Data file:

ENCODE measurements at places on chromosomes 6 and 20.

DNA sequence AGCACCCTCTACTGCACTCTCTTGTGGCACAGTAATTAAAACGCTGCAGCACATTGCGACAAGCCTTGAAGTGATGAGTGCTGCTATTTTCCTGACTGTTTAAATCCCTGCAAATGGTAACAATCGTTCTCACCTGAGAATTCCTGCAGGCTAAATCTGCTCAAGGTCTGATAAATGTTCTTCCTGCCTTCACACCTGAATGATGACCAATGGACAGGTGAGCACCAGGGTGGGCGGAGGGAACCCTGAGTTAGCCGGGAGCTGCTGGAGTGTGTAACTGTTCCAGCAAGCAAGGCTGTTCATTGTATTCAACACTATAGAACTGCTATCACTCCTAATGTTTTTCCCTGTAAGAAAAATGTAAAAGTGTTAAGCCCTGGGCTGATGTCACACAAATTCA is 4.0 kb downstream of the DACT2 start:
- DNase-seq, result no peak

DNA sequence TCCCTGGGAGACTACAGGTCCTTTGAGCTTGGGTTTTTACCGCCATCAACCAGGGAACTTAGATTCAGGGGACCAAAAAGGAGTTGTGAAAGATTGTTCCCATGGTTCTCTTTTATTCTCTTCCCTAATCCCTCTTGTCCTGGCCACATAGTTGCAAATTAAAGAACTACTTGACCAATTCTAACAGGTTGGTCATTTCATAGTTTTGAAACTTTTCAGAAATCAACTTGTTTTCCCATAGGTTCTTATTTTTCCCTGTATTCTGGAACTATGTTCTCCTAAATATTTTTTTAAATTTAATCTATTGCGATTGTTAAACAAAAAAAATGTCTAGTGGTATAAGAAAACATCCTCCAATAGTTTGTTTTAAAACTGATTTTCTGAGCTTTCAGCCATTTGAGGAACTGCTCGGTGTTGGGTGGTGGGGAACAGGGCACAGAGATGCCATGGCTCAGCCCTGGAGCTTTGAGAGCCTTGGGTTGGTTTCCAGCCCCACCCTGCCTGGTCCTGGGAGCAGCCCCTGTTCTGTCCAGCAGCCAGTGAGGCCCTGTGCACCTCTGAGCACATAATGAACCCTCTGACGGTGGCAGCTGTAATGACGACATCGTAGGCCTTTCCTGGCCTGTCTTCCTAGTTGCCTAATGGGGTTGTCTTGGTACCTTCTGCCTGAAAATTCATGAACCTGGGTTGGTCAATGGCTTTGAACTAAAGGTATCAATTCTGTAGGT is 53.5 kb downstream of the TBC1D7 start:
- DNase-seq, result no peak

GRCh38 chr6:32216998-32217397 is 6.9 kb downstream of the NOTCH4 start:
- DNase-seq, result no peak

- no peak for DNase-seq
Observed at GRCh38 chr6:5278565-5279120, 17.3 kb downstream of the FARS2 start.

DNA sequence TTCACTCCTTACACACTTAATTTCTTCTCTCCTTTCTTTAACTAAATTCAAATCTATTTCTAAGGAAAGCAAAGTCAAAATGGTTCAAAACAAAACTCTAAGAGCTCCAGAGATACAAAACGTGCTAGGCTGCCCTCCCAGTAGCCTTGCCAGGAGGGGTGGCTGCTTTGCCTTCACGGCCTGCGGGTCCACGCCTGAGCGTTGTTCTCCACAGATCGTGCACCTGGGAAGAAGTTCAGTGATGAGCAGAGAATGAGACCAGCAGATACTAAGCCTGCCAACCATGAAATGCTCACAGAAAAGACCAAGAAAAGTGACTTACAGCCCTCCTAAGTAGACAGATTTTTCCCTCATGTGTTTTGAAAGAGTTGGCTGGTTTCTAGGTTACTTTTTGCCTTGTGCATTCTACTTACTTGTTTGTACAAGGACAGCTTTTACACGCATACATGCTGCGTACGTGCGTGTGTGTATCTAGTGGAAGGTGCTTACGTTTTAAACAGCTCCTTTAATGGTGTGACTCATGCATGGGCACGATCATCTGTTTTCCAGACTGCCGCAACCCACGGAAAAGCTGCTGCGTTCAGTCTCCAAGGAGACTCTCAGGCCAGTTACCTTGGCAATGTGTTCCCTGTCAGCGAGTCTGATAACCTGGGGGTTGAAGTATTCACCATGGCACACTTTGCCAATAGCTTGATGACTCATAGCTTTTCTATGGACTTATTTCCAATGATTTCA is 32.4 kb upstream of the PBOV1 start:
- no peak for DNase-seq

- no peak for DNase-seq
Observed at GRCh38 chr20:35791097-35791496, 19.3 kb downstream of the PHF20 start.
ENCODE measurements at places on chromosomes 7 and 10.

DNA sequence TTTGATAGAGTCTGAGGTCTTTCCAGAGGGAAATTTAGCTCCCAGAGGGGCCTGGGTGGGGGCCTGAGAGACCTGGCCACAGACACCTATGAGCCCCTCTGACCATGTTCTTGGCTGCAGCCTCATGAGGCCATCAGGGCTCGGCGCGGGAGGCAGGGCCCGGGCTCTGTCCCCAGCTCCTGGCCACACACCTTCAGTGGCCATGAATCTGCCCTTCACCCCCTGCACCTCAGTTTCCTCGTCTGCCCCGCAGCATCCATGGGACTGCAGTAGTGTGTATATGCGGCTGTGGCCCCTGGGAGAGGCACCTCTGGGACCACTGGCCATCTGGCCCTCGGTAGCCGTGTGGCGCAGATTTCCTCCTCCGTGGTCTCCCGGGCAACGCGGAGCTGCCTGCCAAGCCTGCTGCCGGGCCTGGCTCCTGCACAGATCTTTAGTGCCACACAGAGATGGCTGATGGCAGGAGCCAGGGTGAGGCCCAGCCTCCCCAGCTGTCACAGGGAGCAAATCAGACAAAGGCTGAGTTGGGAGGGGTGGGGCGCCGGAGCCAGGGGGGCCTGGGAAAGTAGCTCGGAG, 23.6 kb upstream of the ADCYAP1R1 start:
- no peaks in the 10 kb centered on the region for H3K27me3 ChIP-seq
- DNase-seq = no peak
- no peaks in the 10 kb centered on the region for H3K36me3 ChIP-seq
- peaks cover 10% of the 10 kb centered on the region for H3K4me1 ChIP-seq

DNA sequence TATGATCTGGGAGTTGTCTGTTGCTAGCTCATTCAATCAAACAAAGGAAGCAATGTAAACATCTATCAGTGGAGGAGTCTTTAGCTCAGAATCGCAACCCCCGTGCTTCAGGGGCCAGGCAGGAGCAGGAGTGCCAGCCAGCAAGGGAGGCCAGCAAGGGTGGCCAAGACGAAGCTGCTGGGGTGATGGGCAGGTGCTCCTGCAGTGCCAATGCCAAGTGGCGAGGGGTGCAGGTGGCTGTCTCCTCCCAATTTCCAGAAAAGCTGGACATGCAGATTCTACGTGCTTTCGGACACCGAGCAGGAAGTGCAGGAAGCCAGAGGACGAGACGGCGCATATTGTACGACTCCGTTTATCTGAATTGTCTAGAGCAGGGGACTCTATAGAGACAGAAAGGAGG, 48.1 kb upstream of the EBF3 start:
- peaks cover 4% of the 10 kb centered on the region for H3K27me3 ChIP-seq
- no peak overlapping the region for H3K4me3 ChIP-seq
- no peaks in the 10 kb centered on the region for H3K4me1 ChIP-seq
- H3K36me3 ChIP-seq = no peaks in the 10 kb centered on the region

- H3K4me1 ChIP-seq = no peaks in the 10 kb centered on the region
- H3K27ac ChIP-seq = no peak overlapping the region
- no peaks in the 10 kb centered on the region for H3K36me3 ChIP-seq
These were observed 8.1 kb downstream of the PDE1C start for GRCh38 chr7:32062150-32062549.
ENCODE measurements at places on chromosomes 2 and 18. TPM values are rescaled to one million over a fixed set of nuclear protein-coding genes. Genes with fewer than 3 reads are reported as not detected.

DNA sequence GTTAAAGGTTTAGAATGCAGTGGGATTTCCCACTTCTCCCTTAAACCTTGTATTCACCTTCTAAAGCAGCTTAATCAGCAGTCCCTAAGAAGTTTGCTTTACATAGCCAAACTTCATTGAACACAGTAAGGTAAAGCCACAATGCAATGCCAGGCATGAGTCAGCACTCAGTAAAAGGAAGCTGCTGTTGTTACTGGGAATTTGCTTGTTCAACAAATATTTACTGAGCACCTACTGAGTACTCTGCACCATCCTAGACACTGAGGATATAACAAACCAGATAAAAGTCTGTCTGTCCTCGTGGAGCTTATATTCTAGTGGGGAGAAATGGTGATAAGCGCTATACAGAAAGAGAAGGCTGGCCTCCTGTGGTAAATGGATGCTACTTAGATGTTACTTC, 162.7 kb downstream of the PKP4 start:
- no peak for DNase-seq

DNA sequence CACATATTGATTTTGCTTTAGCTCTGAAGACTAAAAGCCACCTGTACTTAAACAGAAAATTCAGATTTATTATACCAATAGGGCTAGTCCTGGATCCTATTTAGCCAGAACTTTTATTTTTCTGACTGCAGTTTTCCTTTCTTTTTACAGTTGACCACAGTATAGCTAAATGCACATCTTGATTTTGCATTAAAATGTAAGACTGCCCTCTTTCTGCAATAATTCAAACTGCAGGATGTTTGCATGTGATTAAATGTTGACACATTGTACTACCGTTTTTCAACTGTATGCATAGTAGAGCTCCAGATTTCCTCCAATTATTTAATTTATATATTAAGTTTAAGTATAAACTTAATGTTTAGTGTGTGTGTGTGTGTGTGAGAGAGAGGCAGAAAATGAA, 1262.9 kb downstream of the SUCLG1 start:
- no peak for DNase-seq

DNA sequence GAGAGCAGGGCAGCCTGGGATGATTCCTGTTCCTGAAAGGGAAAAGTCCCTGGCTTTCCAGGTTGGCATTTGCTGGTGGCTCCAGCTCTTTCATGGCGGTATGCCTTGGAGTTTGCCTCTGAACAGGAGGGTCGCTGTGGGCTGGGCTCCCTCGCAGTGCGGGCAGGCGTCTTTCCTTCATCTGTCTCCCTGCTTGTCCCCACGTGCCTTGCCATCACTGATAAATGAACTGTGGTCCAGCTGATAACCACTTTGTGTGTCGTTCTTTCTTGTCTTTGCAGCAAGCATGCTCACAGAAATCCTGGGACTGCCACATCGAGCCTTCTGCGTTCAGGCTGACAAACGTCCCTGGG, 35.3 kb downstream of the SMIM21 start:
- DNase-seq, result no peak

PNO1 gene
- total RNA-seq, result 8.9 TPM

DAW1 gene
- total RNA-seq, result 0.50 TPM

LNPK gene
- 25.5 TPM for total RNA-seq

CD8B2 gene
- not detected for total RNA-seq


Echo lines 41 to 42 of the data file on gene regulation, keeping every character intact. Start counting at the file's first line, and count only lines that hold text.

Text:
- 25.5 TPM for total RNA-seq

CD8B2 gene